Date story published: Sunday, January 5, 2003
CINCINNATI -- U.S. Bank Arena concession stands sell beer. So maybe the stunning sight of fans drinking their bottles of brew near courtside confused Kentucky's players here yesterday.
After a game-long lead grew to 19 points early in the second half, the Cats apparently thought it was Miller Time. Time to relax.
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Riding power forward Brandon Hunter's considerable inside presence, Ohio rallied to within three points -- one measly possession. Almost two minutes -- hiccup -- remained on the clock.
UK won 83-75. But the sobering experience revived unpleasant memories of earlier riches-to-rags performances. In particular, the second half at Louisville came to mind.
"Real dangerous," forward Chuck Hayes said of UK's thriller instinct. "You just have to get a killer instinct in your heart. We get a little content, pretty much relax and hope the other team takes the loss."
Hunter, who grabbed a school-record 24 rebounds against St. Bonaventure on New Year's Eve, was a non-factor in the first half. His three free throws and four rebounds served, at best, as a footnote as Kentucky roared to a 41-25 lead at intermission.
UK dominated the first-half rebounding, holding a 30-12 edge. Ohio did not grab an offensive rebound in the first 12 minutes and had only two in the half: a fluke put-back of an air ball and a missed free throw.
The lead, which twice grew to 18 points in the first half, reached its zenith early in the second half. A Hayes three-pointer put Kentucky ahead 46-27 with 18:54 left. About a minute later, Gerald Fitch stole the ball and sped to a driving dunk that made it 48-29.
Kentucky (9-3) had nine dunks in the game, none seemingly more telling than the one off an inbounds pass that put the Cats ahead 65-50 with 8:30 left. As Hunter tightened his shorts, Hayes and Erik Daniels took notice and capitalized. Daniels cut past the distracted Hunter to the basket and dunked home Hayes' pass.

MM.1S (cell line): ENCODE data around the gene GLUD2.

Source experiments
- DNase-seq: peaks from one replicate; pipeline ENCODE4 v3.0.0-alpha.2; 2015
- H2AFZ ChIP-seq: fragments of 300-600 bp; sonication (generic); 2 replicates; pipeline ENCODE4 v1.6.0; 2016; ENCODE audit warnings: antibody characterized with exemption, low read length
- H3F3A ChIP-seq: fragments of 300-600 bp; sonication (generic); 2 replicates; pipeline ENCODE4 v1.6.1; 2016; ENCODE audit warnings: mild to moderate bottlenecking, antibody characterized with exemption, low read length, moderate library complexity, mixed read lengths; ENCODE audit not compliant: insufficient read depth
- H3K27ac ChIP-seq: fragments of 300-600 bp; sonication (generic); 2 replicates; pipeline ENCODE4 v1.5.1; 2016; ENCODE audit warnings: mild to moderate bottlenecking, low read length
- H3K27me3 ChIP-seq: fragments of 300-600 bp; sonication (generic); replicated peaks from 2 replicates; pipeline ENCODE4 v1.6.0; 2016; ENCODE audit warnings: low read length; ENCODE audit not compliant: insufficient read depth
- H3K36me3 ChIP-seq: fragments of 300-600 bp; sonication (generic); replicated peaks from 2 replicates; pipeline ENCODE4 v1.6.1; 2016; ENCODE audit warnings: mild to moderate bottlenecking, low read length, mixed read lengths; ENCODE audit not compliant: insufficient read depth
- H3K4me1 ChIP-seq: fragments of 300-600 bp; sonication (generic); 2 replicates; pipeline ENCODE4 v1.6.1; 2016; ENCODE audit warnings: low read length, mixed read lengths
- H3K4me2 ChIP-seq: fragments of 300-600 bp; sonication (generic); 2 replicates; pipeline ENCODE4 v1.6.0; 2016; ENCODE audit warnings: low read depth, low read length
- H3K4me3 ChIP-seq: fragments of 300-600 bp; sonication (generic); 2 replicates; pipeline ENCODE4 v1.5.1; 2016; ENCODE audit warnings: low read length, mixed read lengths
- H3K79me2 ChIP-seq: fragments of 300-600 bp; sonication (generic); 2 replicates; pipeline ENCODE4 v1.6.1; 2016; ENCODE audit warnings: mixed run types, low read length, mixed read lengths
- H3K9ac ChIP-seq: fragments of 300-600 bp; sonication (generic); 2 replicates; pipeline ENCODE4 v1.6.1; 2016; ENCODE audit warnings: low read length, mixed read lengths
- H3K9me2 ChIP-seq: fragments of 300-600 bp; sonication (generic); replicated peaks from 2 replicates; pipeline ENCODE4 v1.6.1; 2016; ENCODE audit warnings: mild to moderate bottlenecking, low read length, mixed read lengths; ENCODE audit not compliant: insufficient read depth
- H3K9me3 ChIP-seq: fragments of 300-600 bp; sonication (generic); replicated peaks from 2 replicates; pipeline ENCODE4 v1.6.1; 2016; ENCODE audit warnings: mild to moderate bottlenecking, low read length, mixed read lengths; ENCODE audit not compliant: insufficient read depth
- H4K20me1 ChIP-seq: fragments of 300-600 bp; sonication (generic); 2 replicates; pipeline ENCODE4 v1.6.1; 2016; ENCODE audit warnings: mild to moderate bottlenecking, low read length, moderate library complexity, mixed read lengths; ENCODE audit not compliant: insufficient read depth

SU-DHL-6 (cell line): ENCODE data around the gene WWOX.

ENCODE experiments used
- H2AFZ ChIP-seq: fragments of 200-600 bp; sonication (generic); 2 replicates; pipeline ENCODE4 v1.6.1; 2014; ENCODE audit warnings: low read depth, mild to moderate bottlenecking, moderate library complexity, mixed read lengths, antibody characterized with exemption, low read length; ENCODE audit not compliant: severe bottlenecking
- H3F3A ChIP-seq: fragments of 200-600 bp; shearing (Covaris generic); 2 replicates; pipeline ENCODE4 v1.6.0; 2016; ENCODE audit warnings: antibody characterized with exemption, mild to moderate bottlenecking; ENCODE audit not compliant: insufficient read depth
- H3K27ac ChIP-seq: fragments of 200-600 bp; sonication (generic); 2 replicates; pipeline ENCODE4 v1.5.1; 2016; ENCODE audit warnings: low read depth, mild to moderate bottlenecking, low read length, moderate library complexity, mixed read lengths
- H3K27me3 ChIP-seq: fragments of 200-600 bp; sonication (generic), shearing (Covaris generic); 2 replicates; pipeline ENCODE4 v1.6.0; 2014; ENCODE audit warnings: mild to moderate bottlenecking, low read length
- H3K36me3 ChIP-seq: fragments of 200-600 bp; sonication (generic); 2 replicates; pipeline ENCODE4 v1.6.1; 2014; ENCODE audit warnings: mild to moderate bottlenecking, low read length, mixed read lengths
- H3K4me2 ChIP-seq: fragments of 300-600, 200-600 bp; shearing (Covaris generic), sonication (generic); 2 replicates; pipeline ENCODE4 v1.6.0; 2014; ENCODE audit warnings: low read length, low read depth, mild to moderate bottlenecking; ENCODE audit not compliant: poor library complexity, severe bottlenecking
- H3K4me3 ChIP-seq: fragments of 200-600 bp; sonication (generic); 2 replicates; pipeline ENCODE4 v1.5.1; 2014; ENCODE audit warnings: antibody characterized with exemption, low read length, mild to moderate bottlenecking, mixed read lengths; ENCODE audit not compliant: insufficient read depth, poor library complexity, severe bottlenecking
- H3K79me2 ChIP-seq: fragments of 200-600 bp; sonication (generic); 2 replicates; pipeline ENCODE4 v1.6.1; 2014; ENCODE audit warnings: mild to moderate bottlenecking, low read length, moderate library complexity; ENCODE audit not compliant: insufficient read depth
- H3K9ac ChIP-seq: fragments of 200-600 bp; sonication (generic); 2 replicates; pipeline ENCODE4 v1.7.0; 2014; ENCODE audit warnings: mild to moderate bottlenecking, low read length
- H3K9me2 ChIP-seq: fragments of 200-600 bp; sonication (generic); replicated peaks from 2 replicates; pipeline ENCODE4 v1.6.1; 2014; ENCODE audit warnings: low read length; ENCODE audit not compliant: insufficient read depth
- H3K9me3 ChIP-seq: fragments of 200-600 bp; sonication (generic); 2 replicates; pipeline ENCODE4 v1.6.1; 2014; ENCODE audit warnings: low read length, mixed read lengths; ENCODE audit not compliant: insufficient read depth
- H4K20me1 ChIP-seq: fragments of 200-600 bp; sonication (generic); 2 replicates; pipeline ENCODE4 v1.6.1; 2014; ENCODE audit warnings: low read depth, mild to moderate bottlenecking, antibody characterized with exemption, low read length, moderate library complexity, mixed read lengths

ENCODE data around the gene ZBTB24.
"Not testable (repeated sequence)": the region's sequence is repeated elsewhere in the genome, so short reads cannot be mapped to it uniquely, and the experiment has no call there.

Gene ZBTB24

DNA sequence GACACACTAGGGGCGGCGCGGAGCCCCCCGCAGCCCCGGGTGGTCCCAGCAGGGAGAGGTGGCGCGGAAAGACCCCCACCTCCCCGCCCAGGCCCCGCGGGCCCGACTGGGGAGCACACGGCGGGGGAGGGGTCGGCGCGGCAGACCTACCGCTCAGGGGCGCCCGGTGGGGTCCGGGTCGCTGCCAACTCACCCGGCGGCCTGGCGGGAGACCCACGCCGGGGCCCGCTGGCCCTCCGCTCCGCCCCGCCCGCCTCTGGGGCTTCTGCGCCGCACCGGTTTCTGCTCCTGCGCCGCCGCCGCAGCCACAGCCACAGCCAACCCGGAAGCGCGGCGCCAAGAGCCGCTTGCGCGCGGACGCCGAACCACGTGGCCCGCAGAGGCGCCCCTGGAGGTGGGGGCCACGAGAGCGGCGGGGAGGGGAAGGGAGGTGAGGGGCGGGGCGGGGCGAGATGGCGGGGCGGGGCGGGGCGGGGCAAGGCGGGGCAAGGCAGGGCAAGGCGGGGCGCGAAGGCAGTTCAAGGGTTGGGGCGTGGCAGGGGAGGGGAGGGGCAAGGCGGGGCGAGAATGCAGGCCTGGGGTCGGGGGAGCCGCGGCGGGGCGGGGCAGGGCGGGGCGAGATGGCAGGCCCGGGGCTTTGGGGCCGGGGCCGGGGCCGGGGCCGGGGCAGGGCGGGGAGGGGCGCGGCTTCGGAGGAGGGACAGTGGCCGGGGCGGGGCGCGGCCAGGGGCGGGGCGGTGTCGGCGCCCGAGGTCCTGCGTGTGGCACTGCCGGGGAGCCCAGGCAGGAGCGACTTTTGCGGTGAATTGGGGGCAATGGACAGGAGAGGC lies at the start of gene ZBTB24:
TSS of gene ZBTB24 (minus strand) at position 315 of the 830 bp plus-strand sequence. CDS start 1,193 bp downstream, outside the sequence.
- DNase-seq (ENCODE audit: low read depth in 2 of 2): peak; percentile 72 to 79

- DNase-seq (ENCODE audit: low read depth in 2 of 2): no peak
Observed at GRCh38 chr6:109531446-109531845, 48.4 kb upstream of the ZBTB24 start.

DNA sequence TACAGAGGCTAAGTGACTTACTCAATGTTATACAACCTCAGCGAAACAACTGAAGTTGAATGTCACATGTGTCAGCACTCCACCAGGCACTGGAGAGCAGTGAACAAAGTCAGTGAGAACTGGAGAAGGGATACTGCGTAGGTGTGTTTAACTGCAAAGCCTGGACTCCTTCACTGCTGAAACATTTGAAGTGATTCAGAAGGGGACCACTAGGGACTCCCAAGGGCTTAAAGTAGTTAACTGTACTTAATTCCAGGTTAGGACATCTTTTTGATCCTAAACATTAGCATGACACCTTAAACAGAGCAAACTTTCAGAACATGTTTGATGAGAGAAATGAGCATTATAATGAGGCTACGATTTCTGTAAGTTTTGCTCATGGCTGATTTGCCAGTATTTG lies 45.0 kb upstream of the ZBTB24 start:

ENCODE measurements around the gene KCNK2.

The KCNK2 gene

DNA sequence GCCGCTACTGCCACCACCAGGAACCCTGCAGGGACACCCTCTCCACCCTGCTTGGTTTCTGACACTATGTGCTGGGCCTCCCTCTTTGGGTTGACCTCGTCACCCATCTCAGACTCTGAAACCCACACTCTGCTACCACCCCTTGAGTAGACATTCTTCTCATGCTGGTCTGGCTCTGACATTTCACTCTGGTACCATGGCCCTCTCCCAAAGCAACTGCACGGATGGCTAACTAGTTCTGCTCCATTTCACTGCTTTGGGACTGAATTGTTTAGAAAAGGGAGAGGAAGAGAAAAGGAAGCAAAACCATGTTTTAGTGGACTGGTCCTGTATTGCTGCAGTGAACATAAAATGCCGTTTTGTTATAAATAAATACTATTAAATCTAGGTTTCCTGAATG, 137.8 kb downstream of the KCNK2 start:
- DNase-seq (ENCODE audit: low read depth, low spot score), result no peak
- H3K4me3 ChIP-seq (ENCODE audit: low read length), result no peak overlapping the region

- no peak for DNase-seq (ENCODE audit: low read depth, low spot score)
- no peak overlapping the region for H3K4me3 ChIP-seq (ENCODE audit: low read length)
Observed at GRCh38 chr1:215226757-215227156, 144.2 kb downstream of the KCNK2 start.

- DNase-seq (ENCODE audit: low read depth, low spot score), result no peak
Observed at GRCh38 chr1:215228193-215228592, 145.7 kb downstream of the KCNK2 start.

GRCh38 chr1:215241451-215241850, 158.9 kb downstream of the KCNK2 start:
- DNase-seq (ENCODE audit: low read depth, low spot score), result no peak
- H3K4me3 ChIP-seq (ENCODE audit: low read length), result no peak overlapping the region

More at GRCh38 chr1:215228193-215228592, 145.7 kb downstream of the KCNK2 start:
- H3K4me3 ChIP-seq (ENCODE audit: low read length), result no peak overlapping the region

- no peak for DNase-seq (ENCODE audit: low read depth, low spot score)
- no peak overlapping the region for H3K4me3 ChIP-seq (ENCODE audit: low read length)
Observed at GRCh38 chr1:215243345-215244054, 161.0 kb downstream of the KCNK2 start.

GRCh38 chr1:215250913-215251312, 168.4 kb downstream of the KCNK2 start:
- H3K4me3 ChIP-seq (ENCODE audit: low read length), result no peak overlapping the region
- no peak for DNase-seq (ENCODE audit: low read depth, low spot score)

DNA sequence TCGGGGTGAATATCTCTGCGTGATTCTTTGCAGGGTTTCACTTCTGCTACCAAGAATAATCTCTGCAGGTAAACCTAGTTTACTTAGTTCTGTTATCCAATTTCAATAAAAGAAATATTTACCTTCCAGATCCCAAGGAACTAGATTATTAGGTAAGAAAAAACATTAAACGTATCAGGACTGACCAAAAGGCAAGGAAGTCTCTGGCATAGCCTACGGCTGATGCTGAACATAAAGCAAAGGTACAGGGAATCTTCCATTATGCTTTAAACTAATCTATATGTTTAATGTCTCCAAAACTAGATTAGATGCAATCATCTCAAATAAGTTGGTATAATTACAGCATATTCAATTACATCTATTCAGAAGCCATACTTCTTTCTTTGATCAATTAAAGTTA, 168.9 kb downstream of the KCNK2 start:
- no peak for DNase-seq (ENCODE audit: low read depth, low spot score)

"We just got a slick one on them," Hayes said.
Hunter had most of the fun thereafter. He scored 15 of his 18 points and grabbed 12 of his 16 rebounds in the second half. The Bobcats' kamikaze zeal on the boards (Ohio outrebounded UK 26-12 in the second half) and improbable shotmaking in the clutch was a dangerous mix for Kentucky.
One play best signaled Ohio's refusal to surrender. After going to the floor to secure a loose ball, forward Steve Esterkamp flipped a nifty behind-the-back pass from his knees that set up a Hunter dunk.
"Those are the kind of things that concern me," UK Coach Tubby Smith said of Esterkamp's hustle play.
Ohio (3-6) still trailed by 13 with less than five minutes left. But two three-pointers and two put-backs left UK teetering at the abyss.
After Keith Bogans missed two free throws with 2:07 left, free-wheeling Sonny Johnson fired a three-point shot from the left side. It rolled around the rim, then paused momentarily before falling in. Gravity brought Ohio within three, 76-73, with 1:54 left.
"We started hitting some crazy shots," Ohio Coach Tim O'Shea said. "That helped. In a game like this, if you try to play a traditional game, go inside as much as the other team, it's not going to work for you."
Hunter's low-post basket over UK center Marquis Estill reduced the UK lead to 78-75 with 55.9 seconds left.
Cincinnati native Daniels missed a driving dunk, but put in the rebound to put the Cats ahead 80-75.
Ohio's last chance evaporated when Estill blocked Hunter from behind. Or did Estill foul Hunter? Unlike Indiana Coach Mike Davis, O'Shea did not rush the floor to make his case. He used sly humor in alluding to a game between a power like Kentucky and a mid-major like Ohio.
"I haven't seen any of those guys before," the Ohio coach said of the referees. "You can't expect to get calls on the road. That's why we got a big check. They want you to keep the bus running. We did our part."
Estill supported the non-call. "All ball," he said. "I wasn't near his body."
That a single call or series of plays in the final two minutes mattered weighed heavily on Kentucky.
Hayes suggested a way for the Cats to better handle prosperity.
"Turn off the scoreboard," he said. "That's about it."